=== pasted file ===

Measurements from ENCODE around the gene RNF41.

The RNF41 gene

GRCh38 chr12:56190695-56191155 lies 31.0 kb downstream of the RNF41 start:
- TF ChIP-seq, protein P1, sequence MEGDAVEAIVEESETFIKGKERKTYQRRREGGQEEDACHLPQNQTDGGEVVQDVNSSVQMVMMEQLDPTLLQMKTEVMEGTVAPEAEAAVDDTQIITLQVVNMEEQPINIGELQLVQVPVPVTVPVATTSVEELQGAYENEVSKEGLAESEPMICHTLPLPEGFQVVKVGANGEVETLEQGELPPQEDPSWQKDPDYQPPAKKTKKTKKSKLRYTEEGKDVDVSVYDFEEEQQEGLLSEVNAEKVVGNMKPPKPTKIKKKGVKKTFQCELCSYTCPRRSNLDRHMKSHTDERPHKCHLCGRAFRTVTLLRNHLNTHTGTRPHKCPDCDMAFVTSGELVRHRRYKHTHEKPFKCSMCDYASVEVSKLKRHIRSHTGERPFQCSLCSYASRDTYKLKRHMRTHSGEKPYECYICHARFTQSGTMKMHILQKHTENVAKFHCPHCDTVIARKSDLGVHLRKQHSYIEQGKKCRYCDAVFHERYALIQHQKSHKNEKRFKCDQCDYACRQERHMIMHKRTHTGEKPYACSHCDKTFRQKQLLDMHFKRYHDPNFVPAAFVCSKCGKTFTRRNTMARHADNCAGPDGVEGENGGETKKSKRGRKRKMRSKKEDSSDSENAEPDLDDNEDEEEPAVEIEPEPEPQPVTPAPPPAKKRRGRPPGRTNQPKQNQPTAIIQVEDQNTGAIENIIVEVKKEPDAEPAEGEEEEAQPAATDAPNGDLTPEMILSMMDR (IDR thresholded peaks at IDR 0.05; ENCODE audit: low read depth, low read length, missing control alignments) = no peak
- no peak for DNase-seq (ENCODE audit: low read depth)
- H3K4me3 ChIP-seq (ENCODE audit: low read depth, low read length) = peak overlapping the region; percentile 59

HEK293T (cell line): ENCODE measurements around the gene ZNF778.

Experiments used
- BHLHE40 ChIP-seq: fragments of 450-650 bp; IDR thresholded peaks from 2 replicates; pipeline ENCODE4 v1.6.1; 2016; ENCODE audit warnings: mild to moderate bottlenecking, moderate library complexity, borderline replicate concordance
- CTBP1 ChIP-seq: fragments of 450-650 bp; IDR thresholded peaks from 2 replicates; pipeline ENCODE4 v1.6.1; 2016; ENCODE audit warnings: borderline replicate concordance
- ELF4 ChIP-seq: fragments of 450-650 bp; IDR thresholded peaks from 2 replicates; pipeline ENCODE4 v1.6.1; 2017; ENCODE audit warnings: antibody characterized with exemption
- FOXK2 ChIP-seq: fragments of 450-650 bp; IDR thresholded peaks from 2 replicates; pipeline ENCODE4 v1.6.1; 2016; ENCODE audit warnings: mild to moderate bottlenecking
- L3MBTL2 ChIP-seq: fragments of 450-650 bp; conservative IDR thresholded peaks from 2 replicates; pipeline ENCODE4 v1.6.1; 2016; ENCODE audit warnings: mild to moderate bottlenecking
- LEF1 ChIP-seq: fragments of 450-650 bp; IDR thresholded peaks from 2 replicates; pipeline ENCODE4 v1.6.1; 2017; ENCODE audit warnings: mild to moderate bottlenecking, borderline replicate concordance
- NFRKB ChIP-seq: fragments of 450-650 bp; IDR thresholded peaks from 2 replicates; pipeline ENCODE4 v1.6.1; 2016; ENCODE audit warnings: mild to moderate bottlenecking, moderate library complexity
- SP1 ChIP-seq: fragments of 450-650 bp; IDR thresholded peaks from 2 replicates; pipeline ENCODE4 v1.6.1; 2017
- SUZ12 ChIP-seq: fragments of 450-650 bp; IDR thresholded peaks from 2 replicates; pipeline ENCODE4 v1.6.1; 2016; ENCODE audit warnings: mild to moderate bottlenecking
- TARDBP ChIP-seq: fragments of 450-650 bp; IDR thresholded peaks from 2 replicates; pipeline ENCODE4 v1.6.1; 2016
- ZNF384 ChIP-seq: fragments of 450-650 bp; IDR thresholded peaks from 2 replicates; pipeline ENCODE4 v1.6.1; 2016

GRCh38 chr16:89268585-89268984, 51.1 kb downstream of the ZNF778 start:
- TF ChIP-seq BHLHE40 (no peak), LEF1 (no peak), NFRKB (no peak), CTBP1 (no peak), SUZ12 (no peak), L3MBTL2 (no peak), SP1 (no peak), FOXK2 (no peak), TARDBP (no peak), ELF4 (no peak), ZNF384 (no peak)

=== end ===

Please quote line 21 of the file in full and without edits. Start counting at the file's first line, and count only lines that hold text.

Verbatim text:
- TF ChIP-seq BHLHE40 (no peak), LEF1 (no peak), NFRKB (no peak), CTBP1 (no peak), SUZ12 (no peak), L3MBTL2 (no peak), SP1 (no peak), FOXK2 (no peak), TARDBP (no peak), ELF4 (no peak), ZNF384 (no peak)